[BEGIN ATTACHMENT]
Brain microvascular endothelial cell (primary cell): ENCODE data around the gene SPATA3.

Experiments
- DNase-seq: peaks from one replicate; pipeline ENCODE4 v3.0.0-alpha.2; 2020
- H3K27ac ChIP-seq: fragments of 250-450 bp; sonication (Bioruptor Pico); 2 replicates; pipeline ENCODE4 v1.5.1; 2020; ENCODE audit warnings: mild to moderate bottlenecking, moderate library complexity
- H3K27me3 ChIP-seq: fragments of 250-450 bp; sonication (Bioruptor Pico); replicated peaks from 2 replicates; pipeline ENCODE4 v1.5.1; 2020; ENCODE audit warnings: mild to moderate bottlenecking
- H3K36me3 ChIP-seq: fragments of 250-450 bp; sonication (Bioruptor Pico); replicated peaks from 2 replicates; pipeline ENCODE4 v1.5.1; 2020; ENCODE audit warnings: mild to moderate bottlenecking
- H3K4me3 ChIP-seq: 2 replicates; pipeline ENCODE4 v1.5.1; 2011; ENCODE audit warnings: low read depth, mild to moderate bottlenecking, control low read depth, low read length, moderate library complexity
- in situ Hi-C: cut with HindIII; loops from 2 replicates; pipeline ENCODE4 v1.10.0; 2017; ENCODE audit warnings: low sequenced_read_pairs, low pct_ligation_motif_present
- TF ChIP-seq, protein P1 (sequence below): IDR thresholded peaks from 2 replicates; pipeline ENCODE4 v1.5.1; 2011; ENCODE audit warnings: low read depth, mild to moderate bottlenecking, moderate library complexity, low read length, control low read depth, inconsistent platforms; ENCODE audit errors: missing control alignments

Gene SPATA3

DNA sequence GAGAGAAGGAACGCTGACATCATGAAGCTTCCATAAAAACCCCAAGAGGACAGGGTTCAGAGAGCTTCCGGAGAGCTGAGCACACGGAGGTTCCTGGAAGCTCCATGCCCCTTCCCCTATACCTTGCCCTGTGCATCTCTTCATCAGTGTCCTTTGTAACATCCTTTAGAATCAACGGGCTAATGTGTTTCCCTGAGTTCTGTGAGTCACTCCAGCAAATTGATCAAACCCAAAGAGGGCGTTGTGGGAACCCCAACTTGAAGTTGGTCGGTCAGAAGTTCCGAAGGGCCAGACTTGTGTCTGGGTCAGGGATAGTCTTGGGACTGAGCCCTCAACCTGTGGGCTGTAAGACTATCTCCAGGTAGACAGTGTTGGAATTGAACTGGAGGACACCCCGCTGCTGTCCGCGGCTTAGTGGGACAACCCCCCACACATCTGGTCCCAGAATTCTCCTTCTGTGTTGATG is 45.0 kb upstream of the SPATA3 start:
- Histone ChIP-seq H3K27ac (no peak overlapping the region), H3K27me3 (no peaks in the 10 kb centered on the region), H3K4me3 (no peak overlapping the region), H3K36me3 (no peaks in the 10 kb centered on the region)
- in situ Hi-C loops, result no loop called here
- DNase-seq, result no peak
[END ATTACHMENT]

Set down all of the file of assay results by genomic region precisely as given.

Brain microvascular endothelial cell (primary cell): ENCODE data around the gene SPATA3.

Experiments
- DNase-seq: peaks from one replicate; pipeline ENCODE4 v3.0.0-alpha.2; 2020
- H3K27ac ChIP-seq: fragments of 250-450 bp; sonication (Bioruptor Pico); 2 replicates; pipeline ENCODE4 v1.5.1; 2020; ENCODE audit warnings: mild to moderate bottlenecking, moderate library complexity
- H3K27me3 ChIP-seq: fragments of 250-450 bp; sonication (Bioruptor Pico); replicated peaks from 2 replicates; pipeline ENCODE4 v1.5.1; 2020; ENCODE audit warnings: mild to moderate bottlenecking
- H3K36me3 ChIP-seq: fragments of 250-450 bp; sonication (Bioruptor Pico); replicated peaks from 2 replicates; pipeline ENCODE4 v1.5.1; 2020; ENCODE audit warnings: mild to moderate bottlenecking
- H3K4me3 ChIP-seq: 2 replicates; pipeline ENCODE4 v1.5.1; 2011; ENCODE audit warnings: low read depth, mild to moderate bottlenecking, control low read depth, low read length, moderate library complexity
- in situ Hi-C: cut with HindIII; loops from 2 replicates; pipeline ENCODE4 v1.10.0; 2017; ENCODE audit warnings: low sequenced_read_pairs, low pct_ligation_motif_present
- TF ChIP-seq, protein P1 (sequence below): IDR thresholded peaks from 2 replicates; pipeline ENCODE4 v1.5.1; 2011; ENCODE audit warnings: low read depth, mild to moderate bottlenecking, moderate library complexity, low read length, control low read depth, inconsistent platforms; ENCODE audit errors: missing control alignments

Gene SPATA3

DNA sequence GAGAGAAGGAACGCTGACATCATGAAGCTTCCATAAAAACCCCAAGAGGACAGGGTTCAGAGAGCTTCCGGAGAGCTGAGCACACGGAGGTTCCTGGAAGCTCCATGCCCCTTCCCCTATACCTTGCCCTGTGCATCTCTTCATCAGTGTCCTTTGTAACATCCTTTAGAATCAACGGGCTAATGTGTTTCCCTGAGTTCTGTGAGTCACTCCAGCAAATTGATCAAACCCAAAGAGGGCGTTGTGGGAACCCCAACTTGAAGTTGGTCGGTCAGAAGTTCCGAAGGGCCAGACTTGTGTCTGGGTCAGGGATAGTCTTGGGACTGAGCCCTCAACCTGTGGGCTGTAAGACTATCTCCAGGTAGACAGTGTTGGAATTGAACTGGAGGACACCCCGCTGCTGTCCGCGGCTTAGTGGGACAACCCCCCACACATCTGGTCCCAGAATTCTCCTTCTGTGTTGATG is 45.0 kb upstream of the SPATA3 start:
- Histone ChIP-seq H3K27ac (no peak overlapping the region), H3K27me3 (no peaks in the 10 kb centered on the region), H3K4me3 (no peak overlapping the region), H3K36me3 (no peaks in the 10 kb centered on the region)
- in situ Hi-C loops, result no loop called here
- DNase-seq, result no peak